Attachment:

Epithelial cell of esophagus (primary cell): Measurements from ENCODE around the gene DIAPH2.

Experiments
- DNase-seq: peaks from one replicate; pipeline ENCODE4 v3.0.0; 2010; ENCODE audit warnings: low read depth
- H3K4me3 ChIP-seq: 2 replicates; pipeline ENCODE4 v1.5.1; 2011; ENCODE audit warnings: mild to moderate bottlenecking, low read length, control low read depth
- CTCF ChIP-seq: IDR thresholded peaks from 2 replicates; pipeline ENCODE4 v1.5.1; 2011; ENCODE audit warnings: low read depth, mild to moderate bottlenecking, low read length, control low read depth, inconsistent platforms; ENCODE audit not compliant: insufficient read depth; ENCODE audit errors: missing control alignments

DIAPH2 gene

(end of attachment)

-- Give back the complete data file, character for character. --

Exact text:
Epithelial cell of esophagus (primary cell): Measurements from ENCODE around the gene DIAPH2.

Experiments
- DNase-seq: peaks from one replicate; pipeline ENCODE4 v3.0.0; 2010; ENCODE audit warnings: low read depth
- H3K4me3 ChIP-seq: 2 replicates; pipeline ENCODE4 v1.5.1; 2011; ENCODE audit warnings: mild to moderate bottlenecking, low read length, control low read depth
- CTCF ChIP-seq: IDR thresholded peaks from 2 replicates; pipeline ENCODE4 v1.5.1; 2011; ENCODE audit warnings: low read depth, mild to moderate bottlenecking, low read length, control low read depth, inconsistent platforms; ENCODE audit not compliant: insufficient read depth; ENCODE audit errors: missing control alignments

DIAPH2 gene